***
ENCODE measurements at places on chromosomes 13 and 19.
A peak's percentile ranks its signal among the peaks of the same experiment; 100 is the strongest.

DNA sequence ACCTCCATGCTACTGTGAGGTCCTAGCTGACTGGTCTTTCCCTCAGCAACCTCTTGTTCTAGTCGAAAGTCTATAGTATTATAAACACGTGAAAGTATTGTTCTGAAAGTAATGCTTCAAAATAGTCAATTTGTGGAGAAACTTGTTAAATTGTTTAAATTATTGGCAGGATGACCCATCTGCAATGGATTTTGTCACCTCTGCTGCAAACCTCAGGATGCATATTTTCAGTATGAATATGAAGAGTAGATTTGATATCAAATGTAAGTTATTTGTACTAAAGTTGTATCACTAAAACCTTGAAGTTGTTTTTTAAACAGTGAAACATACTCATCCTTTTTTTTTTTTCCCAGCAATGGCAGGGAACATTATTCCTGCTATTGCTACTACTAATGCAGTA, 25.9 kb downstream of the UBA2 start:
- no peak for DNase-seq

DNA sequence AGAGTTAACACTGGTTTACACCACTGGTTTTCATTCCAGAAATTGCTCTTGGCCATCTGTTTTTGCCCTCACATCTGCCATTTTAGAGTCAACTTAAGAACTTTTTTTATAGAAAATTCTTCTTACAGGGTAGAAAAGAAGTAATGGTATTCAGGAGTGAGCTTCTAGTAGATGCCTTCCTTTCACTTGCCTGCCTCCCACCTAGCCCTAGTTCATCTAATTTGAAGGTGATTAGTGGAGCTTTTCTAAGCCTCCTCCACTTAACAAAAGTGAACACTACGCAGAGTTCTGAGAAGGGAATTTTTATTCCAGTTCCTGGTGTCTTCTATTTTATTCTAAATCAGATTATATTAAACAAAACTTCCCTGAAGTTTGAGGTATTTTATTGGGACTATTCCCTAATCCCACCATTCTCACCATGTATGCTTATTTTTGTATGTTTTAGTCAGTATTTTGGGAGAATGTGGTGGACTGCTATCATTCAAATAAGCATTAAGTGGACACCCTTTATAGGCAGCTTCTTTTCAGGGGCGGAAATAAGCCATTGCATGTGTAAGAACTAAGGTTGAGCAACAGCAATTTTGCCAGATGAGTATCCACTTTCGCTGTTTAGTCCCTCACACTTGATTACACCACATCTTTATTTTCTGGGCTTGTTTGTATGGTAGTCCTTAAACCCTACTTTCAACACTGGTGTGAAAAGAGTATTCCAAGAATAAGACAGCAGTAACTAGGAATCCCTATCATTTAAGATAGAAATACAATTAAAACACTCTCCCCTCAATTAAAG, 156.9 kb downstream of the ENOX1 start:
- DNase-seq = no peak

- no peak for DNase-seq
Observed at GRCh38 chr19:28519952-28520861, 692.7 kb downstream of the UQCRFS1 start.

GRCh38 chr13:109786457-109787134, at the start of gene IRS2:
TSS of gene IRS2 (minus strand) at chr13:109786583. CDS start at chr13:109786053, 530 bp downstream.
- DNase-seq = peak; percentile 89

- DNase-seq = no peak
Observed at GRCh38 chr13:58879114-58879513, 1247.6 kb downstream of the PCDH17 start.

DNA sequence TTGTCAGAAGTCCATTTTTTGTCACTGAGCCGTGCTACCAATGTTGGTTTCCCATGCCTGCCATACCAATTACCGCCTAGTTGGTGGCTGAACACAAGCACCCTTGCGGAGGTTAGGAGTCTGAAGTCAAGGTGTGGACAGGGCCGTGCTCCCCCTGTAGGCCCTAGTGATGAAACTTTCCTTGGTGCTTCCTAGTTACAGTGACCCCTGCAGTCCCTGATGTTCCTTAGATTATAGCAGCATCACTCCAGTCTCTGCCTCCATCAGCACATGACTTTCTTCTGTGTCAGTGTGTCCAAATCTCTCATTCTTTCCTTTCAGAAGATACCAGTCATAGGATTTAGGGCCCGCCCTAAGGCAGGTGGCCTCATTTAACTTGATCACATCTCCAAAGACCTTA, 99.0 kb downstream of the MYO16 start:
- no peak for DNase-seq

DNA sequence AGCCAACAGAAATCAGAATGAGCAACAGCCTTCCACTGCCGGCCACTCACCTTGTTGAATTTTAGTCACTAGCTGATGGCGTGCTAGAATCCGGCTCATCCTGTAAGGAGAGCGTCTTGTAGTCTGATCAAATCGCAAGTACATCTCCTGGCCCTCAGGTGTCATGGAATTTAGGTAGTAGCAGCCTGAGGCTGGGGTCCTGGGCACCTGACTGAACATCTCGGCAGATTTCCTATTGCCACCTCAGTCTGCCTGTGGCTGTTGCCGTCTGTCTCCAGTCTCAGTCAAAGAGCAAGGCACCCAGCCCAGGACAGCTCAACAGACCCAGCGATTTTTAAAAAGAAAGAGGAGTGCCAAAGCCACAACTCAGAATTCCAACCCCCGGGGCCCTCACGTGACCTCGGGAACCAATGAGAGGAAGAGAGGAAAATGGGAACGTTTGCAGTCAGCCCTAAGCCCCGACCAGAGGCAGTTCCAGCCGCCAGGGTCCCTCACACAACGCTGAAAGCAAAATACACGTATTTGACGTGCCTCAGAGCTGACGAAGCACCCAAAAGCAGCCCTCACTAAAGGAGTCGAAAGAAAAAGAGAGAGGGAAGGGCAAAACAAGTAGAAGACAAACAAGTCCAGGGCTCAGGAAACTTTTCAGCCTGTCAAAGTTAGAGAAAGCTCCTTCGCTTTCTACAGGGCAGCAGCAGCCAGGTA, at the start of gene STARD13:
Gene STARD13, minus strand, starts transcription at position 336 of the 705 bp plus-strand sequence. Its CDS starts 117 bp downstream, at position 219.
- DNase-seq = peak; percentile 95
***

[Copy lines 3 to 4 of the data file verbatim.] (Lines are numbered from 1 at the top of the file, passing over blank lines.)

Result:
DNA sequence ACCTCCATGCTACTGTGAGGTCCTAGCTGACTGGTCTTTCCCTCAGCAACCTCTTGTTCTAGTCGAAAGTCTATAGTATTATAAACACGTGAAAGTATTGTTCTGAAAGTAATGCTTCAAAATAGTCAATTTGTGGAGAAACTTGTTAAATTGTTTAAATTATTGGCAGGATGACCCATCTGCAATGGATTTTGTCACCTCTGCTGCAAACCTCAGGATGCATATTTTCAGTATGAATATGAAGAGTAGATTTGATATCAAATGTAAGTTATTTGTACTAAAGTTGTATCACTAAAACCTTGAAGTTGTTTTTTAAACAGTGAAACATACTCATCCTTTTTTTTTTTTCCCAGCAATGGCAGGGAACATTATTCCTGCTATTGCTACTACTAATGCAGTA, 25.9 kb downstream of the UBA2 start:
- no peak for DNase-seq